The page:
It took some work, but I was finally able to convince my husband to do a second journey. In discussing, I really came to understand his perspective of the whole journey. My husband has always been very supportive of me and my endeavors, as I have been with him. We don’t always agree with each other, and we most certainly don’t always understand why the heck the other wants to do something, but we always manage to compromise and support each other in the things that mean the most to one another.
Of course compensation is a factor for me as well—I know women who have done surrogacy for little or no compensation and I believe those women have met their karma quota for life—but it’s a much bigger factor for my husband than it is for me. For this second journey, I had considered reducing the base compensation fee. It’s gone up considerably since I first signed on as a surrogate, and it is augmented for experienced surrogates as well.
To that proposal, my husband quickly responded “Hell No!” Although I knew that my being a surrogate was a stressor for our entire family, I didn’t fully comprehend the extent until we were discussing a second journey. After some consideration on what it meant to both of us, we agreed on one more journey.
In February, not quite a month after we met in San Francisco, I reached out to J & A on Facebook through a personal message. Considering that I only had their first names and that they lived in San Francisco, it’s really rather scary how easy it was to find them. Then I waited. And waited. And waited. The thing about Facebook PM is that if you’re not friends with the person, the message filters into a separate inbox and it’s likely the person will never ever see it.
One week later and I decided to risk looking like a complete crazy stalker and sent them a friend request. Much to my relief, within the hour they accepted my friend request, read my message, and responded—positively. Phew!!
Then I waited.
A week later I checked in, letting them know I had reached out to Northwest Surrogacy Center, the agency I previously used, and asked some questions, mainly about how it would work if we signed with them already having a match.
Then I waited.
We were FB friends, and I found myself with a slight obsession on their pages. I think it’s common for the surrogate-IP relationship to be a little awkward at first, neither side wanting to come off too strong or too needy or too high-maintenance. Without the agency middle-man, this feels even more true. I swear I’m not crazy, but the more I proclaim that, the more crazy I sound.
A month later, J contacted me and said they’d like to talk soon. I sent them a list of questions to think about, along with my perspective on each idea. They were all things an agency would look at when doing an initial match—number of embryos to transfer, thoughts on selective reduction, relationship during and after the process, breastfeeding and nursing, and the publicity of their journey. We set up a time to talk two weeks later.
Then I waited.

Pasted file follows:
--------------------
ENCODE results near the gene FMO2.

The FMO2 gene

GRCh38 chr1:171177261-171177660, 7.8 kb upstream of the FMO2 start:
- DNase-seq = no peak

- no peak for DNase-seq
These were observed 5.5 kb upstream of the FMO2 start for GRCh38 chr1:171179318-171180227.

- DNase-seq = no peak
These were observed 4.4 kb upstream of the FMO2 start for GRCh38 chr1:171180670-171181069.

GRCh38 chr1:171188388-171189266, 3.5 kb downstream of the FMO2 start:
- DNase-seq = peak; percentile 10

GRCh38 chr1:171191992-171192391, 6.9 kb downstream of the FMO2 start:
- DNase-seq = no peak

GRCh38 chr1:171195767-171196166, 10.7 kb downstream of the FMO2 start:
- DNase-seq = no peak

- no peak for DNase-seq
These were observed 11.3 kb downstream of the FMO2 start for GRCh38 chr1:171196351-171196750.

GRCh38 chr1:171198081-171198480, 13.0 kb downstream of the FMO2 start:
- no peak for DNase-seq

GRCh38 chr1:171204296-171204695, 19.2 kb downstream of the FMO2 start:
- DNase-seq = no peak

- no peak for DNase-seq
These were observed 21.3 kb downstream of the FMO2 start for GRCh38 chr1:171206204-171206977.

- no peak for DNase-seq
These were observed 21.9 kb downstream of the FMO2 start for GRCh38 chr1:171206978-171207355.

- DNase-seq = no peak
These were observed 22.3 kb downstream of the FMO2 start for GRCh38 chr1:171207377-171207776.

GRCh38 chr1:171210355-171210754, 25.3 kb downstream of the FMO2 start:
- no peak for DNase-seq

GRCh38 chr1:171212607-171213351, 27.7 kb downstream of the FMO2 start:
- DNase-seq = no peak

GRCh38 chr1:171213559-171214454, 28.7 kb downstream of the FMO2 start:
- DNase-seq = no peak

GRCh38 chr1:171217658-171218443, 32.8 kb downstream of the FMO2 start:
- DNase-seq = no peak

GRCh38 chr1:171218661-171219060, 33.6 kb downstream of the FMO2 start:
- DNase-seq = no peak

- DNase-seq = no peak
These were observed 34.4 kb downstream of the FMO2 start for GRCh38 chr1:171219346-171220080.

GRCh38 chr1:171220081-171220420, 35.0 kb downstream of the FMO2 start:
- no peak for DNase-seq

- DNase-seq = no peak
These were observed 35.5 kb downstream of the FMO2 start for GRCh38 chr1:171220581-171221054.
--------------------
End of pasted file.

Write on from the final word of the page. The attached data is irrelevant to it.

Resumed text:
For our initial Skype meeting with the potential match for my first journey, I was nervous. But nowhere near as nervous as I was for this FaceTime meeting. In one regard, having met them on my own and initiating my own match felt so much more personal and connected. On the other hand, that means if things aren’t what you want, you have to be the one to say so, and there’s no reassurance—from a team of people analyzing both sides—that you’re right for each other. After our conversation, I felt really great about the possibility of us working together. I really like them. They’re laid back and fun, but still thoughtful and respectful. I could see how this relationship would be completely different than my first journey, and not that my first journey wasn’t fantastic, but different in a good way.
Then I waited.
And I waited.
The initial match process is similar to the first couple of dates—each one assessing the other, trying to show their best side but still trying to maintain a clear level of honesty and authenticity, neither entirely sure of what the other thinks and always second guessing how the other really feels. And much like that other relationship, I still get a little flurry of butterflies anytime I get a message from them, and even still from my first IFs.
A little over a week after our conversation, I drafted a message in my Notes. A clever and witty rhetorical about why I thought we would be a good match and why I wanted to work with them, but clear enough that if it didn’t work out I wouldn’t be hurt and wouldn’t show up on their doorstep and boil their pet bunny. Luckily, they saved me from having to send it and a couple days later I got a message from them that they’d like to talk.
Michelle is a thirty-something married mother of three. She teaches special education at an alternative high school in rural Southern Oregon. Her first surrogacy was for a same-sex couple from Israel. When she’s not taking care of her own children or birthing them for someone else, she enjoys reading and writing and exploring Oregon.